New Zealand’s right wing got wind of my being invited and launched a national petition drive to ban me from the country, on the grounds that I was a known foreign agitator whose work threatened the public order. But the government allowed me in, and the petition drive ensured that our three weeks of trainings were done in the glare of media attention—a positive thing in itself.
The last of the three trainings focused on the anti-apartheid activists and leaders. I knew ahead of time about the differences that divided them and their competitiveness with one another. I led an intense simulation that lasted over 12 hours and brought the entire camp to the point of exhaustion and fresh insights. At that point, the training turned into a planning session that brought the movement into strategic unity for the first time.
At the end of that training, the head of New Zealand’s national police force asked to see me, “off the record.” He said that after all the media attention and national controversy I’d gotten, he needed to meet me personally. We had a vigorous interchange, and when the conversation turned to the South African rugby team, he said he would recommend to the government that it prevent the team’s visit. “You’ve won,” he said.
“How?” I asked.
“The leadership at the camp created a strategy we can’t beat,” he said, “and the nonviolent training program reinforces the strategy. If the rugby tour happened, it would be a disaster for the government.”
I tested his conclusion, asking about various repressive options the government might have at its disposal, like calling out the troops to back up the police. He explained why each option would end poorly for the government and probably cost it the next election.
From back home in Philly, I followed subsequent events and, indeed, without the grassroots movement having to implement its direct action campaign—and to the fury of hard-core rugby fans—the government canceled the South African rugby team’s tour.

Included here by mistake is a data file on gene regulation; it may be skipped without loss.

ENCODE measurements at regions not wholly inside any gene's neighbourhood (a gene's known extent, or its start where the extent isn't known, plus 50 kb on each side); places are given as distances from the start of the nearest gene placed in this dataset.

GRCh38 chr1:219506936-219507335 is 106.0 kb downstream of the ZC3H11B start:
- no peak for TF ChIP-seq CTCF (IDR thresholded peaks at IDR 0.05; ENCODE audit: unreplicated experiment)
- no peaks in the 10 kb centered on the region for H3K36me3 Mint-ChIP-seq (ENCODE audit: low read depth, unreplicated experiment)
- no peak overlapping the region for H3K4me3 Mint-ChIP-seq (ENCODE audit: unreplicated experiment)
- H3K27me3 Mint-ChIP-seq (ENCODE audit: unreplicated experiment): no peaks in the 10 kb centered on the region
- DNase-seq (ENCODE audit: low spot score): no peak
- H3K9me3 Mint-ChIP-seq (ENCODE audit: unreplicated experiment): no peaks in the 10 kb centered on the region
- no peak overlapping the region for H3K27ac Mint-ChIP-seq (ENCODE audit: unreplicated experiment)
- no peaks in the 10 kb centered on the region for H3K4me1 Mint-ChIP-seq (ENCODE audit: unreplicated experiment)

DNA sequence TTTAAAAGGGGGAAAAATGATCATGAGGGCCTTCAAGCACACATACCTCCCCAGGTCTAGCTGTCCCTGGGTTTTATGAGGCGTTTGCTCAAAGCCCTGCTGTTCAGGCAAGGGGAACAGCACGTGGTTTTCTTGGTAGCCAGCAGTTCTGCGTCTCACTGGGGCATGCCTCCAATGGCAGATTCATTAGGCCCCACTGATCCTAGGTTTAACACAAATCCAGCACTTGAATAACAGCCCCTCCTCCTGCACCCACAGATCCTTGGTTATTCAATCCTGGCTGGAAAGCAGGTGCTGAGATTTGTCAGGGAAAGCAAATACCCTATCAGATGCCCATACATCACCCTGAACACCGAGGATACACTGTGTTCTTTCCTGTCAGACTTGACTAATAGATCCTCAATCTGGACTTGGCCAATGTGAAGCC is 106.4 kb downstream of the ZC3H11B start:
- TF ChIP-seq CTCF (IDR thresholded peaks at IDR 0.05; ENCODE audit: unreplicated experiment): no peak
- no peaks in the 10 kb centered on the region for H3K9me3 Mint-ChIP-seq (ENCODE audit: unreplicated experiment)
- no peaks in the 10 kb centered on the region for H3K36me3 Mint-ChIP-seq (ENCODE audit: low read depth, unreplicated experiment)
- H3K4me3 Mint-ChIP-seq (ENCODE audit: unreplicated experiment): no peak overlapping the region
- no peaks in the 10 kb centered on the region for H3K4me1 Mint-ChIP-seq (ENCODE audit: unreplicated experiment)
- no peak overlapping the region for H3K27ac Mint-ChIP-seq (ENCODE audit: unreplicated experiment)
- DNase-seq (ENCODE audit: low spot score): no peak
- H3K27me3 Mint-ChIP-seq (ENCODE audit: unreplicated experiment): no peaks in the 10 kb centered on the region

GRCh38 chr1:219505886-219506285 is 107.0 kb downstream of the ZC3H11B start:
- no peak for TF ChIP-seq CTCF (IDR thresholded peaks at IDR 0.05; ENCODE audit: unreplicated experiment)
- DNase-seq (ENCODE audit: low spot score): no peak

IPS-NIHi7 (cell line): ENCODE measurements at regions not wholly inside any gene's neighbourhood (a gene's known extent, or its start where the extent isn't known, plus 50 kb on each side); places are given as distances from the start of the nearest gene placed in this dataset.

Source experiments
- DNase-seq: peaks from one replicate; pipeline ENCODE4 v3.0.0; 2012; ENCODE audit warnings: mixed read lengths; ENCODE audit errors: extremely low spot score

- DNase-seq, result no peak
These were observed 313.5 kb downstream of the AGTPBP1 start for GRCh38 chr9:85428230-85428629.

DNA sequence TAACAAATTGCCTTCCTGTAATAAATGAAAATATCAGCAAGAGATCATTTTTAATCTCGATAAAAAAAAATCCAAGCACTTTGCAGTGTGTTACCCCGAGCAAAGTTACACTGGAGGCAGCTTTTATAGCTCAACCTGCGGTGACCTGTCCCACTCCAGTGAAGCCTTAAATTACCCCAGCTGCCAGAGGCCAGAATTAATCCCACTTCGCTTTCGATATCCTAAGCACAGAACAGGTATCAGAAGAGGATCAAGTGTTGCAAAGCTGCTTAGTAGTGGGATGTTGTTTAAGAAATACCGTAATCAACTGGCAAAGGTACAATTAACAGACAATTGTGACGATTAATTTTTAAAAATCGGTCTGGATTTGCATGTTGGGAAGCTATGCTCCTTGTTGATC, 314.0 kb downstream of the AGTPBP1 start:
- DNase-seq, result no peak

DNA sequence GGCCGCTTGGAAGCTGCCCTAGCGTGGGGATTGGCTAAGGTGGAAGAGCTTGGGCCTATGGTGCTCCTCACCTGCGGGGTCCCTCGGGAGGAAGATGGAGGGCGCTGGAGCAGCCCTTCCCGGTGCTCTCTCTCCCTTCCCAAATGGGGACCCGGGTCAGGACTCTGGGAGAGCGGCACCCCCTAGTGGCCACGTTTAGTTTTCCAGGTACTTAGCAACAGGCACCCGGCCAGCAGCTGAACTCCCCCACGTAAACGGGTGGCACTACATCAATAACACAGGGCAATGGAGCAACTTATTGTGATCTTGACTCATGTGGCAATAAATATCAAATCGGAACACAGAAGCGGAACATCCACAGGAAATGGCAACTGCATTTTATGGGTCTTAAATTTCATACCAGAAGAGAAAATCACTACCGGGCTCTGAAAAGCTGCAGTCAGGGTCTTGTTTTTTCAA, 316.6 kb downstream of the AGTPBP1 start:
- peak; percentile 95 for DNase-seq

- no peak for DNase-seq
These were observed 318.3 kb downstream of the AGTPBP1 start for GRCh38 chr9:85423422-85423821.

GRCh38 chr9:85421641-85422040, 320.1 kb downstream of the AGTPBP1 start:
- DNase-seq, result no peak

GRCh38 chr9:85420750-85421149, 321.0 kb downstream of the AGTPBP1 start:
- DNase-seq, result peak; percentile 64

It may be time to experiment more with using training as a form of action. In April, the Earth Quaker Action Team climaxed its 200-mile Green Walk for Jobs and Justice with a training in Pittsburgh, on the sidewalk in front of the national headquarters of PNC Bank.
First, there were attempts to deliver an invitation to PNC’s CEO to meet with us. Then, people from Appalachian coal country talked about the suffering they experience from mountaintop removal coal mining and called on PNC Bank to stop funding extreme extraction, including fracking.
Finally, the walkers staged a practice action, complete with role-playing police “arresting” demonstrators in a sit-down on the sidewalk.
The excitement of the training slowed traffic on the busy downtown street. EQAT staff organizer Zach Hershman, who facilitated the training, said through the bullhorn, “We need to practice so we’re ready to return to Pittsburgh and stage a sit-in in the bank.”
After the role-play was over, Zach asked for a show of hands on how many had previously done direct action. Many had not. After the event was over I turned to a gray-haired woman next to me who had not raised her hand and asked her about that. Her face turned thoughtful.
“When I was young in the civil rights days, I knew racism was wrong but I didn’t join the sit-ins. I was scared. Then the anti-Vietnam war protests started and I agreed with them, but I was too scared to join.”
She paused, and looked right at me. “But now,” she said, “I’m not scared any more.”
George Lakey is Visiting Professor at Swarthmore College and a Quaker. He has led 1,500 workshops on five continents and led activist projects on local, national, and international levels. Among many other books and articles, he is author of “Strategizing for a Living Revolution” in David Solnit’s book Globalize Liberation (City Lights, 2004). His first arrest was for a civil rights sit-in and most recent was with Earth Quaker Action Team while protesting mountain top removal coal mining.